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A Foodie Education


Two years ago, I pitched this column as a record of my explorations into the world of food. I knew I loved food, but I also knew I had a lot to learn. Two years later, I still love food, and I still have a lot to learn—but the learning process is so delicious.

Lucky for me, some of the best and brightest in Boulder County offer culinary classes in everything from vegan cookery to fermenting kimchi, so I decided to put together my own little culinary master course with a selection of classes from around town.

I started my “semester” with a cooking class at Colterra hosted by executive chef Michael Drazsnzak. The afternoon’s theme was pasta and gnocchi; each month, Drazsnzak tackles a different topic, which have so far included his famous tomato soup, the art of risotto, and, on June 24, the thrill of the grill. Seating is limited, because these are intimate cooking demonstrations (with a little hands-on action for the bold).

For my next course (pun intended), I headed over to Cured, where owners Will and Coral Frischkorn offer a full slate of classes exploring all their specialties: cheese, salumi and wine. I signed up for Cheese 101—the beginning is a very good place to start, after all—and spent a very pleasant couple of hours learning the different types of cheeses, how the process by which they’re made distinguishes them, and how to taste them, as well as tips for creating my own cheese plate and pairing them with wines. This is the sort of class in which you realize you’re barely scratching the surface of all there is to know, but the topic is delicious enough to bring you back for the upper level courses.

To round out my education, I turned to Piece, Love and Chocolate for a course in the dessert course. First, I had the opportunity to sit in on their “Chocolate Lab for Lovers… of Sensual Chocolate and Wine.” The class is presented by Sarah Amorese, owner and chocolatier at Piece, Love and Chocolate, and her colleagues, a wine steward and a clinical sexologist. It almost goes without saying, the class was a hoot, but more importantly, it was a font of information about the history and nature of chocolate, why we love this decadent dessert the way we all do, and how to pair chocolates across the spectrum of taste with different wines. With more than a dozen treats to taste with five different wines, this was by far the most decadent of the classes I sampled. If the wine and chocolate class was more of a presentation, their chocolate soufflé and flourless cake chocolate lab is a true hands-on experience. Tie on an apron, get yourself covered in chocolate, and bring home a whole chocolate cake for your troubles.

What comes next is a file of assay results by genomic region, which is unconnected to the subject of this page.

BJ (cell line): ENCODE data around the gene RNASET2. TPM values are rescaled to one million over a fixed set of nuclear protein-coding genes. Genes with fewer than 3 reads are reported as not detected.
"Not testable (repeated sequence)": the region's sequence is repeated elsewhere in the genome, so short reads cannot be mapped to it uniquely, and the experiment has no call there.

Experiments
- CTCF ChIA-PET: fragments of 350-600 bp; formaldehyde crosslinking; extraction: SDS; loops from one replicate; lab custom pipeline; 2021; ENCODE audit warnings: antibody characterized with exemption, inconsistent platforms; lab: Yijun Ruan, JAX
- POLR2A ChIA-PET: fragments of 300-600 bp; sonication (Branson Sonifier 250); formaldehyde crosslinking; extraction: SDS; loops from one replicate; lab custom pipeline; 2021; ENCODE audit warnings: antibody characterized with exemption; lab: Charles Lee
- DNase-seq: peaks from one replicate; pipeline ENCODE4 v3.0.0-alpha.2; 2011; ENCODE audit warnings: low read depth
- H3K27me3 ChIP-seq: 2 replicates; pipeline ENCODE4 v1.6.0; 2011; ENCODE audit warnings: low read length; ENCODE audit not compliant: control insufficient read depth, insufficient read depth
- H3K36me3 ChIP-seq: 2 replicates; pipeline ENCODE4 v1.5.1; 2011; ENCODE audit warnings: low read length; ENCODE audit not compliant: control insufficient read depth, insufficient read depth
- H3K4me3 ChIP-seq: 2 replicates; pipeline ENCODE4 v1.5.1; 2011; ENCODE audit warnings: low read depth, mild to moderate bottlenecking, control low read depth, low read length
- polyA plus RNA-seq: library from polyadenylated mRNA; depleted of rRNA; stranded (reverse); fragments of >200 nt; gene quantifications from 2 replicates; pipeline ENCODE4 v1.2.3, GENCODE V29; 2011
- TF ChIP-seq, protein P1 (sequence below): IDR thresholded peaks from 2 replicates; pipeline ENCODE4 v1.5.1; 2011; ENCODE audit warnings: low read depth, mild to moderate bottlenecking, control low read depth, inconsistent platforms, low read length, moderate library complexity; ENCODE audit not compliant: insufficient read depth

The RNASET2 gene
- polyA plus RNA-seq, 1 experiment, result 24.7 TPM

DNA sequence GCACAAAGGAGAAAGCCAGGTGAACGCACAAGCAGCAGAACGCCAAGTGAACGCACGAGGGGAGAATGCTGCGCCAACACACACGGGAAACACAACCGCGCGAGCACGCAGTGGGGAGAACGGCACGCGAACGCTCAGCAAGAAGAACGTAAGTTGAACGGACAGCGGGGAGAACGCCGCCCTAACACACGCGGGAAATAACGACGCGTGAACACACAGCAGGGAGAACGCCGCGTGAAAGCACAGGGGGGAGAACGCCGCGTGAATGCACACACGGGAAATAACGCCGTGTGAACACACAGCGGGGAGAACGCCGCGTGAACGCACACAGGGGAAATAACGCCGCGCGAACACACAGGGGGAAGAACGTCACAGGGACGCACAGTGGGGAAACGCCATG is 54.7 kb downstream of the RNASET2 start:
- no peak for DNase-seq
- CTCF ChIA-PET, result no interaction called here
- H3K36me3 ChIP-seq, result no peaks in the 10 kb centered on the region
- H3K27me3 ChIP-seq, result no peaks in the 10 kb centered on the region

Clearly, the next step in my education is to host a dinner party to show off all my newfound knowledge. With these experts in my corner, it should be the event of the season.

5 (Plus) More Ways to Educate Yourself

1. Get creative with Market Mornings Farm to Table Classes at FORK Social Lab, June 16, 23, July 7 and 21 (forksociallab.squarespace.com/farm-to-table-classes/) hosted by kitchen coach Mary Colette Rogers, whose nonprofit, EveryDay Good Eating, offers educational programming and resources to get Boulder County cooking again with seasonal, local and healthful foods. And if you want to get even closer to the farm, Cure Organic Farm offers all kinds of classes from lamb butchery to kim chee. cureorganicfarm.com/classes.htm

2. For the serious home chef, Escoffier Cooking School offers home cook classes (escoffier.edu/locations/boulder/home-cook-classes/) and Natural Cooks Studio Cooking Classes offers their Community Dinner Class every Friday night with a vegan master chef in addition to full cooking courses and online classes (thenaturalcookstudio.com/classes/community-dinner-class/ ).

3. Simplespoon.com offers a bevy of classes aimed at the home cook that focus on different cuisines (from tacos to Thai) or techniques (like salads and sauces). And the ladies of Back to Basics Kitchen (backtobasicskitchen.com) offer cooking classes with topics like menu-planning 101, baby food to make at home, and pickling 101.

4. Stir It Up (stiritupcooking.com/) and Young Chef’s Academy (youngchefsacademy.com/rockies) offer classes for the kiddos—and summer camps.

5. On the third Tuesday of each month, The Kitchen [Upstairs] offers their monthly wine and beer class with a paired dinner. (thekitchencommunity.com/upstairs-boulder) You can also take Tequila 101 at Zolo on July 14th, and the Bitter Bar is still doing its popular cocktail classes “upon request,” so give them a call to set one up.


Lacy is an award-winning food writer and blogger. She lives in Westminster with her family. Google